So many things are awesome about having a vagina. Dealing with period pain is not one of those things.

Some people experience such severe cramps during that time of the month that they’ll cancel all their plans and curl up with a bottle of ibuprofen, a slab of cheesy bread, and Friends reruns to make it through those difficult few days (hi — it me).

But if you’re experiencing cramps after your period is over, you’re probably thinking, why is this happening to me?

Shouldn’t the pain end after the menstrual cycle ends? Typically, yes — but in various circumstances, you may notice cramping even when your period is over. Most of the time, it’s NBD, but in certain instances it might signal a deeper issue that needs to be addressed.

There’s a medical term for period cramps: dysmenorrhea.

It can be either primary, which means it happens consistently each month during your cycle, or secondary, which means it’s caused by a reproductive disorder and lasts longer than usual. Here are some situations which may cause post-period cramping to occur:

When the tissue lining the uterus grows outside of its designated uteran home — like on the fallopian tubes or lower abdomen — it results in an often painful condition called endometriosis. This affects between 3 to 10 percent of women of reproductive age.

Endometriosis can cause painful periods, cramping, painful sex, irregular bleeding, and difficulty with conception.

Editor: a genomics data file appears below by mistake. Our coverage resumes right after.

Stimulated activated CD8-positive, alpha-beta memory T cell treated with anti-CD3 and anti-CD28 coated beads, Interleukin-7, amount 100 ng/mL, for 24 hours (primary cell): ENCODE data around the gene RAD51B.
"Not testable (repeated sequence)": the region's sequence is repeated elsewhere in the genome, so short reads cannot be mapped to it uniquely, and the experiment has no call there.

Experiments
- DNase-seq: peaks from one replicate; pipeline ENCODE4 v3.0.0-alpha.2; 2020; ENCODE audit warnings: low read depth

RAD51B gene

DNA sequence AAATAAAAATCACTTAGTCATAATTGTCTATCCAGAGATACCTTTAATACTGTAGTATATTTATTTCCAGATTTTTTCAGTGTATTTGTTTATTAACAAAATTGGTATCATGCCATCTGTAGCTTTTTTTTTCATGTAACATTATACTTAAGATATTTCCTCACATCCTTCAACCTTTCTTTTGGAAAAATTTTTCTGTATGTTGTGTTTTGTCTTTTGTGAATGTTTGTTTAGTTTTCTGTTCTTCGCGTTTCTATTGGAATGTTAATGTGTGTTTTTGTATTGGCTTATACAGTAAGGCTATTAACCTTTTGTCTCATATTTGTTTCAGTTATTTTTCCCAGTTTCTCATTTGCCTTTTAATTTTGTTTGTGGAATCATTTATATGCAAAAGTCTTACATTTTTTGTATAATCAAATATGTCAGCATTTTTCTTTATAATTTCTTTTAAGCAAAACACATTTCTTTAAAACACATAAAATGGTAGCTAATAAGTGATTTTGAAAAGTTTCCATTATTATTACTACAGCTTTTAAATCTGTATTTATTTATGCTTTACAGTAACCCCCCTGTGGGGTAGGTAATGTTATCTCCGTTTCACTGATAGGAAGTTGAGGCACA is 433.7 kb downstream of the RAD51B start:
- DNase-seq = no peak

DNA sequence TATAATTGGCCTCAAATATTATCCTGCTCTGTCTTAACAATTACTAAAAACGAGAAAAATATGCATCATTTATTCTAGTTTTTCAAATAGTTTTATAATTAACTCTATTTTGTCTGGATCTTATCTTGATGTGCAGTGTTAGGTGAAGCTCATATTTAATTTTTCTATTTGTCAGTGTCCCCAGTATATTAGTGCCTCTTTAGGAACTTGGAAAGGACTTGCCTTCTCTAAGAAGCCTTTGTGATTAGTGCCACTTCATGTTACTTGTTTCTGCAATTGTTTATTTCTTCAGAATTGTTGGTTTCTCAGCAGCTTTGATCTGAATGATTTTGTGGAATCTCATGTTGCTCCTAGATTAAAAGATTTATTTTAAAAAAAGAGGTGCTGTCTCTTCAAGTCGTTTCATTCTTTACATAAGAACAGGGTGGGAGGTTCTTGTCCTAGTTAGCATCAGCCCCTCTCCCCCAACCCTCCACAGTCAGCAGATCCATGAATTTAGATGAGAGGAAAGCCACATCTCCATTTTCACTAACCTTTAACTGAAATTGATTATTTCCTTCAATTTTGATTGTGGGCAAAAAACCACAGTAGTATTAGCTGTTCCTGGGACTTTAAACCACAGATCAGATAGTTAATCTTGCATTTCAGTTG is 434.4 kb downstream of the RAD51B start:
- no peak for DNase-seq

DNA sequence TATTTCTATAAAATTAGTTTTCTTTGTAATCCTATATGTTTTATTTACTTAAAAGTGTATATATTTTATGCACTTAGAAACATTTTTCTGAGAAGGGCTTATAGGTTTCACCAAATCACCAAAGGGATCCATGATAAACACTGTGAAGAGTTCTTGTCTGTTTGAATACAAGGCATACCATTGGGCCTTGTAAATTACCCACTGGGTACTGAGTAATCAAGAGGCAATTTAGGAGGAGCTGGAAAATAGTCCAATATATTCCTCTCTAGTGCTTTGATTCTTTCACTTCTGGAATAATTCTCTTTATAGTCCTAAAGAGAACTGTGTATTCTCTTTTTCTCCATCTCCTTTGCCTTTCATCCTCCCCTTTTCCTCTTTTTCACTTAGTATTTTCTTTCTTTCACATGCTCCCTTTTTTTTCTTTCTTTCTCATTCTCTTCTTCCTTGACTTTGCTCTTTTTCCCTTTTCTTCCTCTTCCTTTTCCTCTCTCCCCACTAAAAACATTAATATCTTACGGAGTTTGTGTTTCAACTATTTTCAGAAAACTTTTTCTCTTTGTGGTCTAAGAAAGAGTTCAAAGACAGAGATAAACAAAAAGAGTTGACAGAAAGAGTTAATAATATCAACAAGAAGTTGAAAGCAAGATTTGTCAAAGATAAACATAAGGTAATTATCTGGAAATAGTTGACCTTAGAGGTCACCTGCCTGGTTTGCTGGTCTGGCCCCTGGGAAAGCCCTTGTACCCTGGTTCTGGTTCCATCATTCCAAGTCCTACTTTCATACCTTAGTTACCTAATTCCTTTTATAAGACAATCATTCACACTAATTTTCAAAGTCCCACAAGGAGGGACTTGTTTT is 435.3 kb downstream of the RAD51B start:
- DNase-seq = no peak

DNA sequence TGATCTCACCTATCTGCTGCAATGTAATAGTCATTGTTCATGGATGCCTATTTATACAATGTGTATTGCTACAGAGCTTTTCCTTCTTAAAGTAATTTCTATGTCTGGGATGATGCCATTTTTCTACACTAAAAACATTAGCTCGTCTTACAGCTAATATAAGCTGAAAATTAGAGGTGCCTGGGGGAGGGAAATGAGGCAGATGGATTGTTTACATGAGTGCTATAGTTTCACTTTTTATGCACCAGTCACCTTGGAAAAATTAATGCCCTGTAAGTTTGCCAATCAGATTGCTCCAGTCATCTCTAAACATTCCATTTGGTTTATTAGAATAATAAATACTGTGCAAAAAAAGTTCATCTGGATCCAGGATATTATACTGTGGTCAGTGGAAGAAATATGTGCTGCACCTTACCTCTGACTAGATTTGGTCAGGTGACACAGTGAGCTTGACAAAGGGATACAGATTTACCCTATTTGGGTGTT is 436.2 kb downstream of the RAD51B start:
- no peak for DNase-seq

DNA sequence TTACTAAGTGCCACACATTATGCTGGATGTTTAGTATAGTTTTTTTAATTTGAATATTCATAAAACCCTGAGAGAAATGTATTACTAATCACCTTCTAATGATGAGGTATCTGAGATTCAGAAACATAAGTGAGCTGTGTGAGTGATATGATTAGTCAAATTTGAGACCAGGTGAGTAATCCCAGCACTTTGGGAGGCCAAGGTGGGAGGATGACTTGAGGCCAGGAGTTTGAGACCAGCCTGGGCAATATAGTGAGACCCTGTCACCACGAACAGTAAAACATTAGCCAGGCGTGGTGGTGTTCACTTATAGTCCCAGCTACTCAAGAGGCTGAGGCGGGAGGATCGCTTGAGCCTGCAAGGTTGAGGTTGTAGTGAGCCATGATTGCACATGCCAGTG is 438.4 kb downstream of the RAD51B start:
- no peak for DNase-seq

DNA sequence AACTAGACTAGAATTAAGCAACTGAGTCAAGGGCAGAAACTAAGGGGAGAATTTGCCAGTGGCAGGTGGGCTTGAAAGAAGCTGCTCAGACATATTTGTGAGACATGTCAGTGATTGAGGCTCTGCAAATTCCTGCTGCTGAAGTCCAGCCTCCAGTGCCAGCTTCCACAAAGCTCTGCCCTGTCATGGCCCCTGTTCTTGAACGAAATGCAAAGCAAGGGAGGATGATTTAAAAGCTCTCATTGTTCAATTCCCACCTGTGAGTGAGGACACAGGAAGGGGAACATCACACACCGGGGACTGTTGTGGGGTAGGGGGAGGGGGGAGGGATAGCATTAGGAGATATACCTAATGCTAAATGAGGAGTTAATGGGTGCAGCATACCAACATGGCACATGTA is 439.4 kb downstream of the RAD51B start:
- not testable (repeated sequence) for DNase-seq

It can only be diagnosed with laparoscopic surgery, but a doctor can also perform a pelvic exam and an imaging test to see if you have scarring. While there’s no known cure for endometriosis, it’s often treated with hormonal birth control, which can significantly lessen symptoms.

Some women have also found success treating the symptoms with diet changes. Ultimately, you’ll need to chat with your doctor and experiment with a treatment plan that works for you.

Along with regular period pain, one in five women experiences something called mittelschmerz, or ovulation pain. It happens when the egg growth stretches the ovary, causing discomfort. It may also cause a small amount of bleeding.

Ovulation pain is typically nothing to worry about — unless, of course, it’s so debilitating that you can’t function. It can be treated the same way you treat period pain — with ibuprofen and a heating pad… and maybe some cheesy bread and Friends reruns.

During those first few days and weeks after a sperm is implanted in an egg, your body goes through many hormonal changes to begin the early stages of pregnancy. This can cause some abdominal pain and discomfort.

As soon as you notice a missed period, it’s smart to take a pregnancy test (if you’ve been sexually active). It typically takes several weeks for your body to start producing enough hCG to show up on a pregnancy test.

Wait until your period is late to take the test, so you lower your chance of an inaccurate result. And if the idea of being pregnant isn’t something you want right now, remember you’re not alone and you have options.

Ovarian cysts are fluid-filled sacs that develop on the ovaries. They often form during ovulation and are usually harmless, but they can sometimes be a signal of underlying issues like endometriosis, early pregnancy, or hormonal issues.

If you’re worried you might have problematic ovarian cysts, talk to your doctor — they can spot the cysts with an ultrasound. In rare cases, you may need surgery to remove an especially large cyst, but if you’re experiencing smaller painful cysts regularly, hormonal birth control may help.

This condition typically arises as a result of untreated STIs like chlamydia and gonorrhea. It also sometimes happens right after implantation of an IUD (though this is very rare).